Back in the day there was a New Years Day pelagic every year on January 1st in San Diego. IIRC, pelagics are not much run out of San Diego in Winter. Pelagic offering might also still be a little thin on the ground due to COVID.

What you may want to consider looking into are whale watching trips. They are shorter and not bird focused obviously, but they will get you into the right habitat. I would guess that you should be able to easily find some whale-watching trips out of San Francisco or Monterey Bay.
Thanks. Yes, if I end up with no more than a couple of whale watching trips and the Island trip then it still sounds pretty good given the likely new species I'd pick up. A San Diego full pelagic sounds amazing (though I can't get there quite as early as New Year even if).

Thanks for your help. It's great to find so many helpful birders on this forum.

Denis
 

Mysticete

Well-known member
United States
Hi. Yes I'm aware there are some pretty big distances involved. South California would be where I'd be doing most of the birding (and pelagics if possible) though I'm looking to also visit relatives in Oakland even if it takes me half a day each way to get to them. I'm envisioning there'll be a few landbirds easier if I get that far North too (Varied Thrush? Mountain Quail? Still researching). Thanks for your help. This is really helpful.
Denis
I live in San Diego for three years and Mountain quail, while not as easier as California, are definitely in the mountains in those parts. Never saw a Varied Thrush in 3 years living in San Diego, although they are occasionally reported. You might have to head a bit farther north for those.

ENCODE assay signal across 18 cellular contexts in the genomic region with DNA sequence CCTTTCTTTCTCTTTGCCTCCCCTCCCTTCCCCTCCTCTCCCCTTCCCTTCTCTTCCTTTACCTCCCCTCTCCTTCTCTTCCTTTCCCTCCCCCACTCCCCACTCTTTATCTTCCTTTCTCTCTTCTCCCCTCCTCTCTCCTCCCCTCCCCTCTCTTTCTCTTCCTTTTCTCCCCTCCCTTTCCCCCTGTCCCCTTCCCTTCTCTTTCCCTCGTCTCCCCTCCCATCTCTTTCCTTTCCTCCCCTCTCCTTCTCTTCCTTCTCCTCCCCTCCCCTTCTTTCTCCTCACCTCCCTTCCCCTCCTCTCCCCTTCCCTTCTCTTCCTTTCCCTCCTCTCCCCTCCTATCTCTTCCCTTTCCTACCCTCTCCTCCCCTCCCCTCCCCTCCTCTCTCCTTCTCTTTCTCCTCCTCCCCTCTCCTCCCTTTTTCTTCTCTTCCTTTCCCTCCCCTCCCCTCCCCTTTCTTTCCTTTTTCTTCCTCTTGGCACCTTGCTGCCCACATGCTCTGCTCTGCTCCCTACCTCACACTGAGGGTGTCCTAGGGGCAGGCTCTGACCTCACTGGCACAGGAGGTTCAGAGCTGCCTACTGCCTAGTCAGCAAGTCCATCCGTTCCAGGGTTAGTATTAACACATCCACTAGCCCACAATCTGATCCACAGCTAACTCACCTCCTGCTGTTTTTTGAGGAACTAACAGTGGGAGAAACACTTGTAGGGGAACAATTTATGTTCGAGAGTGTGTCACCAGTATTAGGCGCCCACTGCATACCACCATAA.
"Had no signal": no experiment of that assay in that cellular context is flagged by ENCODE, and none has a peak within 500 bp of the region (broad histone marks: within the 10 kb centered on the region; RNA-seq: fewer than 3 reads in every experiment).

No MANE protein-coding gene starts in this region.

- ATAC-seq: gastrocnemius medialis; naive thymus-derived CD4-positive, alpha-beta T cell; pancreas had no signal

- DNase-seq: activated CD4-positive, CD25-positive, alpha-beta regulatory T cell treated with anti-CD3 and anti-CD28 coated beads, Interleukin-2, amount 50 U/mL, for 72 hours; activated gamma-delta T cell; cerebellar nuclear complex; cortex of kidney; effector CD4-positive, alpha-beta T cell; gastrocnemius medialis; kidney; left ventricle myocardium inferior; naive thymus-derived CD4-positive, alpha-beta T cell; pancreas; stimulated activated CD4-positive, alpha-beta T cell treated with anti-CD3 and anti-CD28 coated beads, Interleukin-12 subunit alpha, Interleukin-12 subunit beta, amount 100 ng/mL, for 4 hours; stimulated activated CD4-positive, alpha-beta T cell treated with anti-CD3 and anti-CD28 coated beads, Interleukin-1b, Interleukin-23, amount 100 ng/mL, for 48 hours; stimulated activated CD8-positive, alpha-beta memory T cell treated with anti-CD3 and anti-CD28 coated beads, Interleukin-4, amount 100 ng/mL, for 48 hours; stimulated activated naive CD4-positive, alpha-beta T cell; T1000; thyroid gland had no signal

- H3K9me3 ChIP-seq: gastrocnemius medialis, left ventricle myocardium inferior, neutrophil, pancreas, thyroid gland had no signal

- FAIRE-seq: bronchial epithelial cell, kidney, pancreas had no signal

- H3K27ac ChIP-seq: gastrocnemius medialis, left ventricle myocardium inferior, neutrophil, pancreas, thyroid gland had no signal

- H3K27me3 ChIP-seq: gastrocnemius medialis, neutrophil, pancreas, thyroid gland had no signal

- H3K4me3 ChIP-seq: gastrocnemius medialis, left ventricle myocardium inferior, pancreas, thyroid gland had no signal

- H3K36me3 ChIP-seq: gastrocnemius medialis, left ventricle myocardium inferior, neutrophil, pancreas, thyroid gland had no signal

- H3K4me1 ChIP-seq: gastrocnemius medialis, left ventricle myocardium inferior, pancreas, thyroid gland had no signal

If you have the opportunity, a trip for Island Scrub-jay out of Ventura might be also rewarding for pelagic species. You should be able to get some of the commoner shearwaters and alcids on the ferry that run's to prisoner's harbor.
 

connorco

Well-known member
United States
Varied Thrush is pretty easy up in any forest in the Bay Area. Mountain Quail is pretty tricky though, to see one usually you just have to be lucky driving along mountain roads. In the Bay Area you don't see them till you get pretty far north in Sonoma (About a 2 hour drive from Oakland). It might be easier down in SoCal. What are your main landbird targets?
 

denisparkes

Active member
I live in San Diego for three years and Mountain quail, while not as easier as California, are definitely in the mountains in those parts. Never saw a Varied Thrush in 3 years living in San Diego, although they are occasionally reported. You might have to head a bit farther north for those.

If you have the opportunity, a trip for Island Scrub-jay out of Ventura might be also rewarding for pelagic species. You should be able to get some of the commoner shearwaters and alcids on the ferry that run's to prisoner's harbor.
Thanks. This is useful and these points are becoming clearer. Really helpful.
 

denisparkes

Active member
Varied Thrush is pretty easy up in any forest in the Bay Area. Mountain Quail is pretty tricky though, to see one usually you just have to be lucky driving along mountain roads. In the Bay Area you don't see them till you get pretty far north in Sonoma (About a 2 hour drive from Oakland). It might be easier down in SoCal. What are your main landbird targets?